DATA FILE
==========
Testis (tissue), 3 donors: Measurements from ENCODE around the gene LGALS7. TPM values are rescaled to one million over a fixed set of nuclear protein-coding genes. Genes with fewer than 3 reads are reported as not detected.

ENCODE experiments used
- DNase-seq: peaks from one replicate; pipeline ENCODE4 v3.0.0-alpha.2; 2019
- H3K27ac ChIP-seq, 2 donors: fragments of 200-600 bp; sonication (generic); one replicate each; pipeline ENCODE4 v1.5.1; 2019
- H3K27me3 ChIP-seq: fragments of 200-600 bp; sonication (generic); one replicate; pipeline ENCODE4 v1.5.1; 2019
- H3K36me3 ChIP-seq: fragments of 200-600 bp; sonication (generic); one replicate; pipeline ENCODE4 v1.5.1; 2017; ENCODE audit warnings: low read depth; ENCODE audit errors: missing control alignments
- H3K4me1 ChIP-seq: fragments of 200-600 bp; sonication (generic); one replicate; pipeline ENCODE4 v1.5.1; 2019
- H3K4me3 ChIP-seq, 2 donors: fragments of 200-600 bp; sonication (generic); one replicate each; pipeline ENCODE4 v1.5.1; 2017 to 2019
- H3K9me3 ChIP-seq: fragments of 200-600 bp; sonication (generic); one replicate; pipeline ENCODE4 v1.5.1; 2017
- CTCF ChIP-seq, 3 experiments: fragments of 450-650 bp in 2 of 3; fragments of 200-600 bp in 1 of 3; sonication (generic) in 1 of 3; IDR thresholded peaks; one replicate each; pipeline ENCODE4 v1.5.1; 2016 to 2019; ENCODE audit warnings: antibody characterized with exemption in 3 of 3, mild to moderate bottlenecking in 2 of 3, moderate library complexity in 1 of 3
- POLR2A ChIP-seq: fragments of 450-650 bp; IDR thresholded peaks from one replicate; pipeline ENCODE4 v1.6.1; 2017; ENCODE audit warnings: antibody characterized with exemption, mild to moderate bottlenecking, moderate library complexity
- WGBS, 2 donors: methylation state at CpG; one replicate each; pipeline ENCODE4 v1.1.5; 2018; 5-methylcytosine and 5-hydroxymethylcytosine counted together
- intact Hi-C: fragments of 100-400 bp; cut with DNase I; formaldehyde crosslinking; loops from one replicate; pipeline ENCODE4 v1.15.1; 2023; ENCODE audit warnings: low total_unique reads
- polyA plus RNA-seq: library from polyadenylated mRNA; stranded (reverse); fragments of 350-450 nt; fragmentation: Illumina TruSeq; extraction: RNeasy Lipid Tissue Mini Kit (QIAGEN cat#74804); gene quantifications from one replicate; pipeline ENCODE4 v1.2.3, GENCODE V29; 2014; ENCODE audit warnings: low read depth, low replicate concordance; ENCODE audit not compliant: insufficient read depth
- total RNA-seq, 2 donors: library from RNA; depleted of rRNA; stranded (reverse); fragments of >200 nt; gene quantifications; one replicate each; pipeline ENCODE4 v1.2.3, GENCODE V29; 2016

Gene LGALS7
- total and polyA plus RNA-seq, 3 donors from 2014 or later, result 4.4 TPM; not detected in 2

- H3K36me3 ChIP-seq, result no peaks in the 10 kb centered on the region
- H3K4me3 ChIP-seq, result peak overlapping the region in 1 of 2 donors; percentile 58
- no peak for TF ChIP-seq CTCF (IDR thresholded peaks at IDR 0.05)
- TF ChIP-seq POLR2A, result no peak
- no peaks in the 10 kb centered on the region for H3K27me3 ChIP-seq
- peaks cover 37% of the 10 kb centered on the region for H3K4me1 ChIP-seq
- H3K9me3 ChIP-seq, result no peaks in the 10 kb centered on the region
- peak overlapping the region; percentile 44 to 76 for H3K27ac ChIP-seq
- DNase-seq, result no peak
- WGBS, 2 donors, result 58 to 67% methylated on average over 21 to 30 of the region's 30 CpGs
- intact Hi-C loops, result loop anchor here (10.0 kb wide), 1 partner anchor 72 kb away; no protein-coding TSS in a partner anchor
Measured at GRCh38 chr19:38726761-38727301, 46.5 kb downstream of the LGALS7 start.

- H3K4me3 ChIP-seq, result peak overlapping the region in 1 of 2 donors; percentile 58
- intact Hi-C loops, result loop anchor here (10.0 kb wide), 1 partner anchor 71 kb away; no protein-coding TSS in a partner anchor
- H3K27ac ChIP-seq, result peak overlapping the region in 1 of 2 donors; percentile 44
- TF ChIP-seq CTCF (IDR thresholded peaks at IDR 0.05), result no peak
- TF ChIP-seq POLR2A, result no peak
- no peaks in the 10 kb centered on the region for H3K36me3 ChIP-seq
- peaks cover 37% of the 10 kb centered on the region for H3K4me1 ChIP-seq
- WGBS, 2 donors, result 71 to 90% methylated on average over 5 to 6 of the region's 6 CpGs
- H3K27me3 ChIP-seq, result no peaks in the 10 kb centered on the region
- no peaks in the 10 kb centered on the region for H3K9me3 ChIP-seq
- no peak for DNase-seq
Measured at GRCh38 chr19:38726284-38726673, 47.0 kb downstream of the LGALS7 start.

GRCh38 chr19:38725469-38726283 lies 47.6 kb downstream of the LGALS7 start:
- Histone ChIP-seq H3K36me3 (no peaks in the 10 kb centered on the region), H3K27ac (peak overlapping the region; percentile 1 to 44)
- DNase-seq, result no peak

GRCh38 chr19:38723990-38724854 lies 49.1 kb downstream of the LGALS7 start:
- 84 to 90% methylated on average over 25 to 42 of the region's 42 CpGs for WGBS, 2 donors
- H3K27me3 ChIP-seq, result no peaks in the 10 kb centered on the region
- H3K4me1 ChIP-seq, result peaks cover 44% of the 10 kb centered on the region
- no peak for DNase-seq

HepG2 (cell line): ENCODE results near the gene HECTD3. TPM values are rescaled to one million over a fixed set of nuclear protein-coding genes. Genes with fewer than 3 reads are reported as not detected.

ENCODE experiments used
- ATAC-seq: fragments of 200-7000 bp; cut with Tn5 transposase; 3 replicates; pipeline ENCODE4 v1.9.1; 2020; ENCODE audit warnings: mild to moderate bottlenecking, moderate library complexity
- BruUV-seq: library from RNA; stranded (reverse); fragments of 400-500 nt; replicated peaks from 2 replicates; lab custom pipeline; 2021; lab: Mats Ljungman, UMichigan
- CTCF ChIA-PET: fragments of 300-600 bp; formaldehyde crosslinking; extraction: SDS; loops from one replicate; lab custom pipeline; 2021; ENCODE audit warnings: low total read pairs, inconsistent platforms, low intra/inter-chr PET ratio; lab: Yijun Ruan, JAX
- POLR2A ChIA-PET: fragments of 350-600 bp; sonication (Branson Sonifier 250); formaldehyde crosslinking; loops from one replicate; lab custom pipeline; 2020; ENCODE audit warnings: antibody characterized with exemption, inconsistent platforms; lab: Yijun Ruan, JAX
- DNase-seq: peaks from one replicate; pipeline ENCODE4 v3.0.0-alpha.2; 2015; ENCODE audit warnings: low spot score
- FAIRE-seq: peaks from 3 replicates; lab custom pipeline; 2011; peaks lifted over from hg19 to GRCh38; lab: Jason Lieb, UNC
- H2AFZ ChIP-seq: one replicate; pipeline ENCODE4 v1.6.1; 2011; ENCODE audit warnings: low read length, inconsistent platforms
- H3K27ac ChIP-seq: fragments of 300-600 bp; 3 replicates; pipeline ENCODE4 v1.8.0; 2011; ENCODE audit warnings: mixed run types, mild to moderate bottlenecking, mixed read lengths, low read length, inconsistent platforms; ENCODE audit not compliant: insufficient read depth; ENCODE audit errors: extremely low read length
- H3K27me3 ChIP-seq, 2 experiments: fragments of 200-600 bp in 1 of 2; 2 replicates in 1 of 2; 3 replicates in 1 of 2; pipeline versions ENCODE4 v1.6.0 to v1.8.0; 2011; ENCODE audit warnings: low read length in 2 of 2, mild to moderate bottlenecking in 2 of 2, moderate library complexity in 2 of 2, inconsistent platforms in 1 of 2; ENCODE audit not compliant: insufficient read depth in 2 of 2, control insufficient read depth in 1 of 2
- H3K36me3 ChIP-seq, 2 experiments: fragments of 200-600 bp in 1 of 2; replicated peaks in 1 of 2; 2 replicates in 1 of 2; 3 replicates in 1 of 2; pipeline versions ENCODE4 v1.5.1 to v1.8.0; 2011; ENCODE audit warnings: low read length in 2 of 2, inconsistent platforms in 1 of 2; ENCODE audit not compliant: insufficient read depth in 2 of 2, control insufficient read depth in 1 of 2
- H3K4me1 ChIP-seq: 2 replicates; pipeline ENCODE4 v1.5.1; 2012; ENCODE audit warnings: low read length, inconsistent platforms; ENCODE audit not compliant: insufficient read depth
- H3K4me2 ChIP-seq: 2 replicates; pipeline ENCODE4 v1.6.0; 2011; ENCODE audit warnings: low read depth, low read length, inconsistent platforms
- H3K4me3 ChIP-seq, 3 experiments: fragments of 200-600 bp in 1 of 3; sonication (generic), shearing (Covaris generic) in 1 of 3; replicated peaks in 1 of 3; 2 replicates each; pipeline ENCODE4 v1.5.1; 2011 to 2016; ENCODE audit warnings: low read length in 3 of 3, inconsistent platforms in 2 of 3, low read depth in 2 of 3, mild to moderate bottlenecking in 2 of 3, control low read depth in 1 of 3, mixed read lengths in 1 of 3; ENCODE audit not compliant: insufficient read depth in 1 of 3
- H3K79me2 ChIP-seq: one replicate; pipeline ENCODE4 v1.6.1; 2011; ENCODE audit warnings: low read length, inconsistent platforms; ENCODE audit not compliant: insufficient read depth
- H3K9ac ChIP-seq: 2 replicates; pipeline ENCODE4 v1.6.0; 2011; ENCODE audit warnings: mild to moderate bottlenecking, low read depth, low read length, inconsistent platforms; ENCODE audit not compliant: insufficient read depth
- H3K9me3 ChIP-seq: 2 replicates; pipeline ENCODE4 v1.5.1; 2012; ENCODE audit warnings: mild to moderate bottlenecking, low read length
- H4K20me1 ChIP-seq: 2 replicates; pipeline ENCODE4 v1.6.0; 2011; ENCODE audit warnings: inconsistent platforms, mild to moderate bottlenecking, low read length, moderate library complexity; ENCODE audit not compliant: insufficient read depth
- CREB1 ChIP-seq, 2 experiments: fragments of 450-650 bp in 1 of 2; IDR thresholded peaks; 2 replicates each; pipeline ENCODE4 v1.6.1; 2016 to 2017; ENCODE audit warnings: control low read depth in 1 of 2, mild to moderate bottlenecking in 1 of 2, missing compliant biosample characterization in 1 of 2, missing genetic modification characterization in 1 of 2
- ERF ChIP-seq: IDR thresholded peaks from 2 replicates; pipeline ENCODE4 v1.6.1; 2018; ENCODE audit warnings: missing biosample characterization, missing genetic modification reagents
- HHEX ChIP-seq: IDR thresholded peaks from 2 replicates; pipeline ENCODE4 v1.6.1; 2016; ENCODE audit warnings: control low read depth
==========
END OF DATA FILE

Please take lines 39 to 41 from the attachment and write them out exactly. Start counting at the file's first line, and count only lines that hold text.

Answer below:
- no peaks in the 10 kb centered on the region for H3K9me3 ChIP-seq
- no peak for DNase-seq
Measured at GRCh38 chr19:38726284-38726673, 47.0 kb downstream of the LGALS7 start.